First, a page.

Alabama’s problem with gay marriage

alabama gay marriage controversy

Despite the fact that federal judge has ruled that Alabama’s gay marriage ban is unconstitutional, most probating judges aren’t issuing marriages licenses to same-sex couples.  That’s because the state’s chief justice says they don’t have to do so.

Chief Justice Roy Moore told probate judges to ignore a federal order by U.S. Judge Callie Granade to begin issuing marriage licenses to gay couples on Monday, and most of them are following his orders.  That’s because Alabama is behind the rest of the country in the support of gay marriage.

According to theatlantic.blog, Alabama and Mississippi are the last two states in the nation to support marriage equality.

Although majorities of Americans now favor same-sex marriage, just 32 percent of Alabamians and Mississippians do, according to numbers from the Public Religion Research Institute.

The conflict between Judge Grande’s ruling and Chief Justice Roy Moore’s orders have left Alabama in a state of disarray when it comes to gay marriage.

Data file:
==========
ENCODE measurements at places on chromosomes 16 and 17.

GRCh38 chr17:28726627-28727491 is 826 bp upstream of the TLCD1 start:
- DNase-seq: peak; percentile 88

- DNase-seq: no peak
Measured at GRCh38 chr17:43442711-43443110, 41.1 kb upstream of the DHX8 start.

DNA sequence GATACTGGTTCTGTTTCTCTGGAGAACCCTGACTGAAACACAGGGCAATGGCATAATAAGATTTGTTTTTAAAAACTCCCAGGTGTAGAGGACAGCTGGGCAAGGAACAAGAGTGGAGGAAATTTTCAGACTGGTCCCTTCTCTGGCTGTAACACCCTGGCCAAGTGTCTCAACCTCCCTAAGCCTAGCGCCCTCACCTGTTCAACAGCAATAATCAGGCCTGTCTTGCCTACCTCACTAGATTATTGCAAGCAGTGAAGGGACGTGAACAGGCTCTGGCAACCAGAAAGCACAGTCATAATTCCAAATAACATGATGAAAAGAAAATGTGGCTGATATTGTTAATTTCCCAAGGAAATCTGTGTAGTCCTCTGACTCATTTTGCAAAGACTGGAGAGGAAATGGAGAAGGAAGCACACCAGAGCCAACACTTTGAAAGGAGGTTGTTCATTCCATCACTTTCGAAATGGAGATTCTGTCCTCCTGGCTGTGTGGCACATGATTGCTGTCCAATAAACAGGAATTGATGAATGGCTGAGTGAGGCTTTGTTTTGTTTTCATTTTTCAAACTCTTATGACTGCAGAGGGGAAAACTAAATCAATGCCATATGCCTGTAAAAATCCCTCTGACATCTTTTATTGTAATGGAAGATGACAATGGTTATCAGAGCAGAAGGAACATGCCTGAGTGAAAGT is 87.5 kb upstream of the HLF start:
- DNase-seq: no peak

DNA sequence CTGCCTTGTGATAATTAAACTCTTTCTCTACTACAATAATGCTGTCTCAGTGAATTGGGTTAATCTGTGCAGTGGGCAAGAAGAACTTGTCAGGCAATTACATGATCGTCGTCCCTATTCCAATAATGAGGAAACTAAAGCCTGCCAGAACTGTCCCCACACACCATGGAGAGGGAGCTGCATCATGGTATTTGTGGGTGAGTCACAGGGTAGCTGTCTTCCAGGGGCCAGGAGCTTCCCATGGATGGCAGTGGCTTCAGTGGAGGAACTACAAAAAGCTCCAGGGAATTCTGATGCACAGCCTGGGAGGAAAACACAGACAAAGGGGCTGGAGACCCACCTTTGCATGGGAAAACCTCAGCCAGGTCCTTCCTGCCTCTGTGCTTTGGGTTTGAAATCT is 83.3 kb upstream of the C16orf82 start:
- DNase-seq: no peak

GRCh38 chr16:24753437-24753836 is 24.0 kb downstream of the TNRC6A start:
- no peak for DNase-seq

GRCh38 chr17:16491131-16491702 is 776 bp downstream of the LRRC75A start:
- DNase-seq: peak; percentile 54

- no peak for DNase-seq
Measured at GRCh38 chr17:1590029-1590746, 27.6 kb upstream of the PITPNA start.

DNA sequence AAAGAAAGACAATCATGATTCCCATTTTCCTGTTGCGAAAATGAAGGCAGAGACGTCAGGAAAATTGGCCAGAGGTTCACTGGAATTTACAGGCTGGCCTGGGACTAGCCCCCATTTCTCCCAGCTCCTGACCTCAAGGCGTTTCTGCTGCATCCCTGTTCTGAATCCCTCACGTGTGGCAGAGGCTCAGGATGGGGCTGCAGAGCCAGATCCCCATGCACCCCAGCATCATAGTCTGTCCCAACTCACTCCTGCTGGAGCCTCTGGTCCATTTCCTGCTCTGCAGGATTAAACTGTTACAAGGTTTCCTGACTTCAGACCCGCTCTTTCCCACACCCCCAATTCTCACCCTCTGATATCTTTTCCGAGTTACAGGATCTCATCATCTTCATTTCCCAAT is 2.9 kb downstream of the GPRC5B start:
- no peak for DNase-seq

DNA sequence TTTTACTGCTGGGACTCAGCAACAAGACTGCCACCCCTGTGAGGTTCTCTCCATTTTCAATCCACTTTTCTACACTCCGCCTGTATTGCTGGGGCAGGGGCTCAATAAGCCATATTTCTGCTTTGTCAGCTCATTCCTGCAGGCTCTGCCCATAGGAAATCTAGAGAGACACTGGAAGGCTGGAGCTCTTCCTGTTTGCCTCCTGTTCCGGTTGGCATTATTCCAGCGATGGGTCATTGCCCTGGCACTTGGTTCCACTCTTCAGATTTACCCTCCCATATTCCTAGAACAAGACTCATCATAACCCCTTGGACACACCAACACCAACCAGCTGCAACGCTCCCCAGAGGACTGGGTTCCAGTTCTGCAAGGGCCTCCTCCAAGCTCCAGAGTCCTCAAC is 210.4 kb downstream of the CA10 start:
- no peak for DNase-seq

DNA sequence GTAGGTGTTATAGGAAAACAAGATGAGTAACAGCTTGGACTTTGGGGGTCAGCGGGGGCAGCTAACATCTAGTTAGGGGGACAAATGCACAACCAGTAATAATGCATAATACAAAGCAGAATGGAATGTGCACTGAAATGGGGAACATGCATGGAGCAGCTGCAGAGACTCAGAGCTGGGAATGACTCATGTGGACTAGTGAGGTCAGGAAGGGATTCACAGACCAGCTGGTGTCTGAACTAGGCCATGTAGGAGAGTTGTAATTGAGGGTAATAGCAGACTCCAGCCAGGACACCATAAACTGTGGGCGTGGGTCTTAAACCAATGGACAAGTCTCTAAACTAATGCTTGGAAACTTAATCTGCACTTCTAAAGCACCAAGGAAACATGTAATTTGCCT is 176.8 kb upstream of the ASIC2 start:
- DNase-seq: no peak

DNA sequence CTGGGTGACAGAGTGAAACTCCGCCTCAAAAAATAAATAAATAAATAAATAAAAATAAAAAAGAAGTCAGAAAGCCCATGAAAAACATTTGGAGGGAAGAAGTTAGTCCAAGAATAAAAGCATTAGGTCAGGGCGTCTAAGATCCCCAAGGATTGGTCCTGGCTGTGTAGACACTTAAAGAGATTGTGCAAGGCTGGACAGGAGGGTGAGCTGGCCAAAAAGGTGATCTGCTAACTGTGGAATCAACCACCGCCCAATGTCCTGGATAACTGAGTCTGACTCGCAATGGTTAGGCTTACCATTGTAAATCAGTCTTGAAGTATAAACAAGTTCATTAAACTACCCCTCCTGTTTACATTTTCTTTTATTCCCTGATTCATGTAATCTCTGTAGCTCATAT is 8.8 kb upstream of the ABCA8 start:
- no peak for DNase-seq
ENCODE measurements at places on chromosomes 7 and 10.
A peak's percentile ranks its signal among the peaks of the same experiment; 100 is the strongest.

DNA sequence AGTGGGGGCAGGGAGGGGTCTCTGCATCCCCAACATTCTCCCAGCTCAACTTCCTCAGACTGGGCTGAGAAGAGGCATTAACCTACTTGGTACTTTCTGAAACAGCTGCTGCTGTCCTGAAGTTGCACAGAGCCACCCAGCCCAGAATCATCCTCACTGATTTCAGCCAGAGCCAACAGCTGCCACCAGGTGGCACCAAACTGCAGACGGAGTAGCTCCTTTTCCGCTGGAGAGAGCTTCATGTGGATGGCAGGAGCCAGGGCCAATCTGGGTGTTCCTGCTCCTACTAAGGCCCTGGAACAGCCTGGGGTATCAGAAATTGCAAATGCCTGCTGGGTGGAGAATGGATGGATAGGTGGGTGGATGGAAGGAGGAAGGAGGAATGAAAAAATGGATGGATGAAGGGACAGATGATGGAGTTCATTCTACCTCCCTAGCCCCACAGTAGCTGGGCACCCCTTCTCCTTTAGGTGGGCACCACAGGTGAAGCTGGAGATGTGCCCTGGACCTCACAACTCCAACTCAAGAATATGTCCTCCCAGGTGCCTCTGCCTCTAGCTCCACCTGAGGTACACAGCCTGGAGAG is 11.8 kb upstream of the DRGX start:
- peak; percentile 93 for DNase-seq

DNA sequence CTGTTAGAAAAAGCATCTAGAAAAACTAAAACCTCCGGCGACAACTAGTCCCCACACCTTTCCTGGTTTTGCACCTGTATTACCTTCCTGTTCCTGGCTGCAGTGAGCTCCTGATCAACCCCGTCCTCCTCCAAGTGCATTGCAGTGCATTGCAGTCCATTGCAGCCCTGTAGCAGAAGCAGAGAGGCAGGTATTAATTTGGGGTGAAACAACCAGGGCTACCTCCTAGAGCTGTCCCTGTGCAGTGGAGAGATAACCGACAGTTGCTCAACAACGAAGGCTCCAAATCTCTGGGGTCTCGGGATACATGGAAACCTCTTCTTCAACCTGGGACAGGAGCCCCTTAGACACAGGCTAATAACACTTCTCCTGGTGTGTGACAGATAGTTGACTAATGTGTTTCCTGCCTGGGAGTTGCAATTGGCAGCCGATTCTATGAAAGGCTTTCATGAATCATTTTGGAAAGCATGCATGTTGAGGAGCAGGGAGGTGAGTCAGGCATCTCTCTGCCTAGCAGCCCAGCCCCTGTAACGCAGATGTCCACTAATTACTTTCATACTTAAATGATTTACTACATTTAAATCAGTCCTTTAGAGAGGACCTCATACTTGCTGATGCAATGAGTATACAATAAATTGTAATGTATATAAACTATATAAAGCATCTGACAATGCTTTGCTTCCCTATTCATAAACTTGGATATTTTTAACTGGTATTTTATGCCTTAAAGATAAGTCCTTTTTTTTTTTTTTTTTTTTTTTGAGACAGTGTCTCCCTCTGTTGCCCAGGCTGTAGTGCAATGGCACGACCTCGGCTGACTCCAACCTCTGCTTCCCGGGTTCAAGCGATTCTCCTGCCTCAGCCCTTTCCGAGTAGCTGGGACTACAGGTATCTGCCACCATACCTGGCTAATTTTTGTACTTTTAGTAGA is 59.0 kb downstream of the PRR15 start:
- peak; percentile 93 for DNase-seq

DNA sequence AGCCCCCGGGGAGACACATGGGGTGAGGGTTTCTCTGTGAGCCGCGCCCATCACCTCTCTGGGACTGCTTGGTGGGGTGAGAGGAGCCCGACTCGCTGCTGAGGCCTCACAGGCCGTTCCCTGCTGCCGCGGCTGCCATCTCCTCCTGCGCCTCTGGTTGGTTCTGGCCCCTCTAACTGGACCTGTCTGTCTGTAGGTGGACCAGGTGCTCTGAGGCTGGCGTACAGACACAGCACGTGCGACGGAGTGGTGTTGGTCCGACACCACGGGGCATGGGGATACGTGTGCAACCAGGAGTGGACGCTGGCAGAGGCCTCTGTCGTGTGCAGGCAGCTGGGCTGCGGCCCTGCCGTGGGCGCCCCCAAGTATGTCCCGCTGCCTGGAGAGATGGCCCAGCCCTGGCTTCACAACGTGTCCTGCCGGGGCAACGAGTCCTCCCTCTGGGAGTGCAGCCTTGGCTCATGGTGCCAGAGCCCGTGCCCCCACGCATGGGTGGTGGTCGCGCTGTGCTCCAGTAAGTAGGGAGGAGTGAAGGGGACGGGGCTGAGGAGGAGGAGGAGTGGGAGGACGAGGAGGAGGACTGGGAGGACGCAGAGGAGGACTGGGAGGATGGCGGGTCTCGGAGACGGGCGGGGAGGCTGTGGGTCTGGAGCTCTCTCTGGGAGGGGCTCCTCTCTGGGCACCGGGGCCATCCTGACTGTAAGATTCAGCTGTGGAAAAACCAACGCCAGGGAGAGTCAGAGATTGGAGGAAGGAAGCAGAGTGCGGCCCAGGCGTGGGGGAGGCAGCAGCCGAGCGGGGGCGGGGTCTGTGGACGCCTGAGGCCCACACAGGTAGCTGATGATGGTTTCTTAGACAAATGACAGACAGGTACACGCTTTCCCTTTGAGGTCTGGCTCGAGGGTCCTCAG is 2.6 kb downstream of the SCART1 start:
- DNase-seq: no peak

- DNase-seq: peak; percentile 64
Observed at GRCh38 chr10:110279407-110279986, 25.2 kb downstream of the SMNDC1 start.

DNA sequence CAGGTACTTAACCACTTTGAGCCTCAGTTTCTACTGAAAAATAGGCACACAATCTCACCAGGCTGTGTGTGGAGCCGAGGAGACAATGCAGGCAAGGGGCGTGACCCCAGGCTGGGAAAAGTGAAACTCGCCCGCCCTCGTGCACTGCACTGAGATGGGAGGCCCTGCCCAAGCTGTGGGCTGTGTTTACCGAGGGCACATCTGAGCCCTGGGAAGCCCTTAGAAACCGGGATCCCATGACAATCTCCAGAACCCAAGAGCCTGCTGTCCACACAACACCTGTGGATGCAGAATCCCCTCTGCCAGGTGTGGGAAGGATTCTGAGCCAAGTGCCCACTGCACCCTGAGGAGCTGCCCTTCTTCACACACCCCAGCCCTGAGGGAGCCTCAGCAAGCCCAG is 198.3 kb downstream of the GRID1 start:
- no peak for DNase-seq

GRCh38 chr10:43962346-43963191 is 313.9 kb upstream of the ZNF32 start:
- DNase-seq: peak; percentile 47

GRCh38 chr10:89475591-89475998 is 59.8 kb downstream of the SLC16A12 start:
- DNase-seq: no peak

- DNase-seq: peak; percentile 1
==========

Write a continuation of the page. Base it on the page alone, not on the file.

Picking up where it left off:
The Supreme Court of the United States is expected to issued a ruling on gay marriage by the end of June.  This could, once and for all, allow gay couples nation wide to tie the knot.

Written by Ronnie Hokanson

Ronnie Hokanson

Ronnie Hokanson is an online journalist, on-air personality and media developer from East Tennessee who resides in New York City. Winters is the founder, Chief Executive Officer at GaySocialites Media, the company that produces gaysocialites.blog and queerplanet.net. You can e-mail him at . You can read more about him on his Wikipedia page.



One comment on “Alabama’s problem with gay marriage

  1. […] Chief Justice Roy Moore continued his campaign over the weekend telling probate judges not to issue marriage licenses to same-sex couples despite a federal ruling that told them to start doing so last […]

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